On cassette we find one Matt Northrup, from Greensboro. He plays guitar and has five tracks on a rather short cassette. His guitar playing is fed through a bunch of loop devices which allow him to loop around his playing and add more things on top. Spacious music which fits the current trend of cosmic music (say Emeralds), but in this case I'd say it also reminds the listener of Manuel Gottsching (before falling asleep in his new age doodling). Some of these themes could have easily expanded to longer pieces, and I am not sure if I like that he didn't. I'd be curious to hear some of these being a bit longer, but then it may not work. Maybe short equals good here and leaves the listener wanting some more. A cassette to played in repeat mode. Excellent handsome catchy tunes, marking a summery feel. Spring is here.
More music by Andrew Weathers, see also elsewhere, but this time solo. In the 'Over My Obstructions', musicians give eachother instructions of what to do and what not, such as 'only 1/3 of the instrumentation used can be a guitar' or 'all songs must be under five minutes'. An interesting approach, I think. One CJ Boyd gave five instructions to Andrew Weathers and vice versa. Boyd asked for one piece, with 1/3 being a guitar, including a fugue, a section must generated from someone else's music and include a cover he dislikes. So Weathers has the side long 'Seams And Seams', which is a much more loose end piece than the CD he just released. More like an all night jam on some instruments, including guitar, organ, voice material, all glued together to generate the idea of one composition. I must say I didn't recognize the cover, or counted how many times I heard the guitar. Throughout however the piece was alright, but a little less worked out than his major works on CD. Weathers asked Boyd for all songs under five minutes, at least one with no instruments, no ostinato on any song, some upright bass at least 2/3 played with a bow, and at least one consectutive minute with no tonal center. Boyd's first piece start out with singing and bowing the upright, so he delivers straight away. It seems to me there is indeed a fair amount of bowing, and I'm not sure about the ostinato's, but here too I have the impression things were put together in a rather loose way. Partly improvised around a set of ideas, rather then fully worked out ideas. Which I guess is not a bad thing, but somehow I expected perhaps a bit more. (FdW)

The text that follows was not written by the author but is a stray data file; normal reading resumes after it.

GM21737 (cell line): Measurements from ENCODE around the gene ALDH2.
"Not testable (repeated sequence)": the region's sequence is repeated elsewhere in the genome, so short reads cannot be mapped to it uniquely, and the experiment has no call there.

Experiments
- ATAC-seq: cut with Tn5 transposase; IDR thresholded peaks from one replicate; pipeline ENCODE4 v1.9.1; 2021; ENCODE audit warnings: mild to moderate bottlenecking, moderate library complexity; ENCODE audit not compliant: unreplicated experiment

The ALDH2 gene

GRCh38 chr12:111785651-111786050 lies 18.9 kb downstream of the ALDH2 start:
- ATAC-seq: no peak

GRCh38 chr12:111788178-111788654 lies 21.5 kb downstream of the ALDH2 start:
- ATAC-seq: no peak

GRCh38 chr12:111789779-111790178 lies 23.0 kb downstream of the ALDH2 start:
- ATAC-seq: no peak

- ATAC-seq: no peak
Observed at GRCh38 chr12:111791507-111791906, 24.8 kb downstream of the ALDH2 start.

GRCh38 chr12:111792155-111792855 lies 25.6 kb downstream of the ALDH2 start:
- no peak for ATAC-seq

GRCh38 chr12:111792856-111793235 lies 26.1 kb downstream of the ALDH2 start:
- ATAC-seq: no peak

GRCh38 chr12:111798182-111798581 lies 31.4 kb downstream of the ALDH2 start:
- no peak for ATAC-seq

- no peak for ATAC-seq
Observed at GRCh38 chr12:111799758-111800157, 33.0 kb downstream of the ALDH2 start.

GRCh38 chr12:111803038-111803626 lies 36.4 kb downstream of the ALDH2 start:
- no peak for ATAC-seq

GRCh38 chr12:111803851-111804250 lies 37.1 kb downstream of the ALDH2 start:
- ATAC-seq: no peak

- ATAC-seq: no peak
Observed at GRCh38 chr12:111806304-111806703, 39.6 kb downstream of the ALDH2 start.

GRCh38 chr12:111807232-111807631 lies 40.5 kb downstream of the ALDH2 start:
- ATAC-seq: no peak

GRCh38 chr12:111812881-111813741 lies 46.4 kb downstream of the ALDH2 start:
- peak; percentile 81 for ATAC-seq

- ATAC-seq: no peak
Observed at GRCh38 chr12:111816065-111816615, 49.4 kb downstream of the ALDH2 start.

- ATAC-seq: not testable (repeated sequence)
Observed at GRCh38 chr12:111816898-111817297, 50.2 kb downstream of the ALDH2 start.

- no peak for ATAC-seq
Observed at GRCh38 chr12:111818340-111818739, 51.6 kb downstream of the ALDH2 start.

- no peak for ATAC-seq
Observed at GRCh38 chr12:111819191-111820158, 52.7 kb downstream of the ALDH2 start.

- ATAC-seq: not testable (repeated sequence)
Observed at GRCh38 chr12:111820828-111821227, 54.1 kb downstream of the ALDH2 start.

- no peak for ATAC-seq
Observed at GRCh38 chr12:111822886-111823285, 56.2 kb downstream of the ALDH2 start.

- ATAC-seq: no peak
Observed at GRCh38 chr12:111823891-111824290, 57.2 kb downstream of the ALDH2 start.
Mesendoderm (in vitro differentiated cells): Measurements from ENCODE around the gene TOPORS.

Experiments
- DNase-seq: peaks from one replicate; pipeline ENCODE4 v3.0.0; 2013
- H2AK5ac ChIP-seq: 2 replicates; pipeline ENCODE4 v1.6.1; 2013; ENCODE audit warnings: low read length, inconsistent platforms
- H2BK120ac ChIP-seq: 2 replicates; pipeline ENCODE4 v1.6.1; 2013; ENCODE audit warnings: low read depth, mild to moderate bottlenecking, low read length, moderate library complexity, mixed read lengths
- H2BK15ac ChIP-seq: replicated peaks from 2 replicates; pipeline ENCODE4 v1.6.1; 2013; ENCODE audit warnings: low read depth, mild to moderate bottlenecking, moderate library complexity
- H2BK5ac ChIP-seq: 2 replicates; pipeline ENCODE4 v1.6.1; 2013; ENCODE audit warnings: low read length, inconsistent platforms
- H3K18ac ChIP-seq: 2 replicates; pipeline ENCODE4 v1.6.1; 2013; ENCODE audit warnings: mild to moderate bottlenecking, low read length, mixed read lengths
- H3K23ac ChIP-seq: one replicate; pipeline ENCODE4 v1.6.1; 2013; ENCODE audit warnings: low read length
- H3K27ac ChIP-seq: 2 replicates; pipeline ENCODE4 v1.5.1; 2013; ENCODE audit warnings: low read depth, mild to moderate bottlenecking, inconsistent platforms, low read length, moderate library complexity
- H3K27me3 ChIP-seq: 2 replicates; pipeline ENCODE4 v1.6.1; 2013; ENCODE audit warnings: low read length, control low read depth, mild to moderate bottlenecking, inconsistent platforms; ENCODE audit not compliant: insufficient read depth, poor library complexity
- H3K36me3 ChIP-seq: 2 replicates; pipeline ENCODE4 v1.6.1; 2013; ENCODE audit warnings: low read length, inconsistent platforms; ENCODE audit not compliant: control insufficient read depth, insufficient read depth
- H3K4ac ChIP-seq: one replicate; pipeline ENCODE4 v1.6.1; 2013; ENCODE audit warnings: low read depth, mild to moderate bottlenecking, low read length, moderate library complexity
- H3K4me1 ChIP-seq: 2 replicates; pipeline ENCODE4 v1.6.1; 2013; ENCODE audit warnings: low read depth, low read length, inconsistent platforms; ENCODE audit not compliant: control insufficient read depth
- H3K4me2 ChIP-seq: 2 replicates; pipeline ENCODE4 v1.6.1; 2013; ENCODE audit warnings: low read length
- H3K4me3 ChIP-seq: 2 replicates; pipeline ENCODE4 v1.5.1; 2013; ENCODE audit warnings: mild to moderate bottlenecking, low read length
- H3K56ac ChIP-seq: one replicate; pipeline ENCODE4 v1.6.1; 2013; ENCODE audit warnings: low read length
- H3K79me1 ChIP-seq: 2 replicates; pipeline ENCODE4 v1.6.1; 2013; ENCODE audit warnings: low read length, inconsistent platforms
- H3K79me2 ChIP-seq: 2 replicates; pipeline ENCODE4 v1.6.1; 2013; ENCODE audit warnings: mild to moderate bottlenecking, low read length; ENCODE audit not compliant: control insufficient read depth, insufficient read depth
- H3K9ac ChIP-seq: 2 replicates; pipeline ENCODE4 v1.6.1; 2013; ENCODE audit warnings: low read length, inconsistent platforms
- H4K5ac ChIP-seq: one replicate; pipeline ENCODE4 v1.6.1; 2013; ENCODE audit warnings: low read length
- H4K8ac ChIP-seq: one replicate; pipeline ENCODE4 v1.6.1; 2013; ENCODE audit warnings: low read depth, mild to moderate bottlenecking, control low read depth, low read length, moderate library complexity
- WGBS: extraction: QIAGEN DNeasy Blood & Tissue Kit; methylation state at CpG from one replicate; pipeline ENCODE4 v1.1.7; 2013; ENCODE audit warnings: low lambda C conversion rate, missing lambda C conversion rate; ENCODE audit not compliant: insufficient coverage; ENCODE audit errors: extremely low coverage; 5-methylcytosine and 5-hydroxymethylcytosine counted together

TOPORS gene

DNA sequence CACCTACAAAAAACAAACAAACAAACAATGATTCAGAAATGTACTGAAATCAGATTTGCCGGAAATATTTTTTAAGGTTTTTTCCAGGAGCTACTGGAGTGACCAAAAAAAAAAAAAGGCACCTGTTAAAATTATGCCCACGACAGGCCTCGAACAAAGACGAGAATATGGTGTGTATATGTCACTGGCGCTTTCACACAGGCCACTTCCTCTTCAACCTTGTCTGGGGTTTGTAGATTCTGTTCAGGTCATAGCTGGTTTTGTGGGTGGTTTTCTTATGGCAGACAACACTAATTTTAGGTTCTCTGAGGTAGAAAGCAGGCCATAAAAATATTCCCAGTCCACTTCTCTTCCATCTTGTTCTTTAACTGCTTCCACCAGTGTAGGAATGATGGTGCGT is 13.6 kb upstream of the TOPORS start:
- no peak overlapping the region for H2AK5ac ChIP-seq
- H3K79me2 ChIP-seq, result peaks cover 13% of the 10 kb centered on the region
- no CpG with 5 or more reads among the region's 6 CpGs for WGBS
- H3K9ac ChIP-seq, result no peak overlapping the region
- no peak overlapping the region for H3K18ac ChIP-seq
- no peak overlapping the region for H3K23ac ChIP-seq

Address: http://www.fullspectrumrecords.com

MUENNICH - RUGGED (cassette by Fragment Factory)
ELLENDE - GROWING A BEARD, DRIVING A BIKE WITH A NAKED GIRL ON YOUR LAP DOES NOT MAKE YOU A MAN (cassette by Impulsy Stetoskopu)